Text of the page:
So when I bought tickets for Rob Thomas’ State Theatre show, despite having plans to catch him at the Opera House Forecourt, I expected a similar scenario. What I got was two completely shows this tour, both wonderful in their own way. After the party atmosphere of the Opera House show, it was wonderful to have a quieter night and enjoy the intimate and personal vibe of the State Theatre show.

Rob downsized his band to a trio and delivered stripped back versions of songs, ensuring their lyrics came to the fore. It was so exciting to hear a new complexion to upbeat tracks I’d heard a couple of nights before like “This Is How a Heart Breaks” and “Lonely No More.” I also loved the chance to hear the songs that didn’t make Wednesday night’s performance. “Heaven Help Me” from The Great Unknown probably would have been lost in the electric set, but it was perfect for this more intimate evening. “Sunday Morning, New York Blue,” a track lifted not from an album but the Someday EP, was another welcome new addition.

But for a girl whose love for Rob’s music began with Matchbox Twenty, the number of tracks that came from his band was really exciting. Ordinarily Rob plays just a couple of Matchbox songs, preferring to stick to the solo material. However, the stars aligned on Friday night and we heard everything from hits like “Bright Lights,” “Disease,” and “Bent” to the moody “You Won’t Be Mine,” an album track from Mad Season.

Anyone who’s read this blog for a while knows I love an acoustic show. Jumping around and dancing to a band turned up to 11 is a blast, but it rarely moves me as much as sitting down listening to songs stripped back to their core. Add in personal stories about the origin of those songs and I’m sold. I’ve seen Rob Thomas perform many times, and I’m sure I’ll see him many more, but Friday night’s acoustic show is the one that will stand out from the rest. It was perfection.

Image source: own photos

I feel like I’ve been floating on a bit of a cloud since Sunday night. Not even a workload so heavy that I haven’t been able to write up a review until now has been able to penetrate my post-concert haze. That is the feeling you get when you leave one of the very best concerts you’ve ever seen. That’s how I feel after witnessing the first State Theatre show of Prince’s Piano and a Microphone tour.

In true rock star style, Prince had us waiting half an hour after the time the show was scheduled to start before gracing us with his presence. Despite sitting alone, a result of the very strict two-limit ticket that forced my party of three to split up, I didn’t feel lonely. I was surrounded by amazing people whose enthusiasm for the Purple One matched my own. As we recounted tales of tours past and watched the officious security guards enforcing the “no photos” rule, the time flew. Certainly all was forgiven by the time the words, “Dearly beloved, we are gathered here today to celebrate this thing we call life” echoed from the speakers. Prince stood dramatically in silhouette at the back of the stage, pausing for applause before taking his place at the piano and launching into “Let’s Go Crazy,” a rollicking good time which set the tone for the evening.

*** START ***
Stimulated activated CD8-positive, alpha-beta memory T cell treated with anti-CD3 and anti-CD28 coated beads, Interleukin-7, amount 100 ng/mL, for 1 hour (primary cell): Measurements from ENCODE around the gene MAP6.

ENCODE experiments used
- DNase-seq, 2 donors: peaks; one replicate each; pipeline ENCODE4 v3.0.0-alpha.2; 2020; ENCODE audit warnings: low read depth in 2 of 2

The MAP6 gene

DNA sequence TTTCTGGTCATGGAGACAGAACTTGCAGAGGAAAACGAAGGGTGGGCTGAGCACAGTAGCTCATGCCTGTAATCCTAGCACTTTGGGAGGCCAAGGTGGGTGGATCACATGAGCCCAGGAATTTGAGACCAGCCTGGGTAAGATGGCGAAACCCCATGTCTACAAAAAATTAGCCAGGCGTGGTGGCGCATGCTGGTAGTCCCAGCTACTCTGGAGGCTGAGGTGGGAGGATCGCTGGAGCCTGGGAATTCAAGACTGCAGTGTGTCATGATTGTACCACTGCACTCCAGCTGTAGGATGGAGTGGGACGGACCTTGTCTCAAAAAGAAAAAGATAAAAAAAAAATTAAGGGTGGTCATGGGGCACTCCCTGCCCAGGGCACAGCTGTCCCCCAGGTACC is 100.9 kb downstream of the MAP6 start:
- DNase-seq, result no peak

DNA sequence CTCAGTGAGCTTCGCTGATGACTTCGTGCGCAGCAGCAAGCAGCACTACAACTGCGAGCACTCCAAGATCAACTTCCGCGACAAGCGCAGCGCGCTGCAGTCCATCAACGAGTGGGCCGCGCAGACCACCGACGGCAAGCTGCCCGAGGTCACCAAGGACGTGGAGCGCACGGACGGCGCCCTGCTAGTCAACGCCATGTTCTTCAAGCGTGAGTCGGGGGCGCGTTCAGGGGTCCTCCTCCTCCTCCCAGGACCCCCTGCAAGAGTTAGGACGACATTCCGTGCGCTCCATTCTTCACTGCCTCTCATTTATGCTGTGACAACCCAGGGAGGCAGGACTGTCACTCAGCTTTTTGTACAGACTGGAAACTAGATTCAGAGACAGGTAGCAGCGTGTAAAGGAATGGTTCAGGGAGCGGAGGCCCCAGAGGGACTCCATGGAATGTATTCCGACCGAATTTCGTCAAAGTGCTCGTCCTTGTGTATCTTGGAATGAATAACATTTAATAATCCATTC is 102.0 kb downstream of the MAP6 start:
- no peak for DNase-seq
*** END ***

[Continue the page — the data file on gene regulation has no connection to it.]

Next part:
This was exactly the intimate show I was hoping for. With just his voice, a kaleidoscopic projection screen, and a piano with synchronised synth strings triggered by the keys to give some songs a little more depth, Prince put on a show that reinforced what a special artist he is. The set list spanned the breadth of his discography, from early 80s songs like “Controversy” to “RockNRoll LoveAffair” and “Black Muse,” two songs from his new album HitNRun Phase Two. Covers of “Stand!” from Sly and the Family Stone and “A Case of You” from Joni Mitchell paid tribute to his influences.

Prince has always been an enigmatic figure, but I felt the walls came down on this tour. His version of “Love Thy Will Be Done,” which he wrote for Martika, was truly breathtaking. “I Love U In Me” was just as sexy as we all hoped it would be. We squealed with delight as Prince invited a dancing female fan up on stage to groove by his piano during “Raspberry Beret.” He again called for dancing reinforcements during “Kiss,” when he spotted a young boy boogying with some of the fastest feet I’ve ever seen. I was sure he might trip over as he danced frenetically to the obvious amusement of the Purple One. He invited us to sing the backup parts for “Cream,” and admonished us playfully when we would sing off key or encroach on his parts, insisting we’d need to start that bit again.

After seeing Prince perform with a full band in 2012, it was so exciting to see him bring a different complexion to these songs. There was a wistfulness about “I Could Never Take the Place Of Your Man” that I’d never heard before. “How Come U Don’t Call Me Anymore” had a soul that had me stamping my feet in appreciation. I’ve always considering Prince one of the most underappreciated guitarists of our time, but he’s also breathtaking on the piano. I marvelled as “The Question of U” morphed into Beethoven’s “Fur Elise.” On his third and final encore, Prince treated us to “Purple Rain,” the perfect song to close out an incredible night.

I have never spent $400 on a concert ticket before and I listened to plenty of people who said I was mad to do it this time. But this show was worth every single cent. I expected something magical for the price, and Prince delivered in spades. I feel so blessed to have been in the audience of this very special show, one of the very best I have ever seen and am likely to see.

Image source: own photo

It’s a big call to name someone “the voice of a generation.” It’s the sort of thing you typically read on marketing posters, knowing it’s about selling tickets more than the truth. But if there is an artist that’s earned that mantle, I think it’s Peter Cetera. My dad, the source of almost all of my early music knowledge, didn’t own one of his albums, yet the distinctive sound of his voice is one that’s synonymous with my childhood. I was reminded of that as the Sydney Symphony Orchestra took the seated crowd at the State Theatre on Friday night through a medley of his hits before the man himself came out. Whether with Chicago or out on his own, Peter Cetera truly was a musical force in the ‘80s. He still occupies a very special place in my heart today.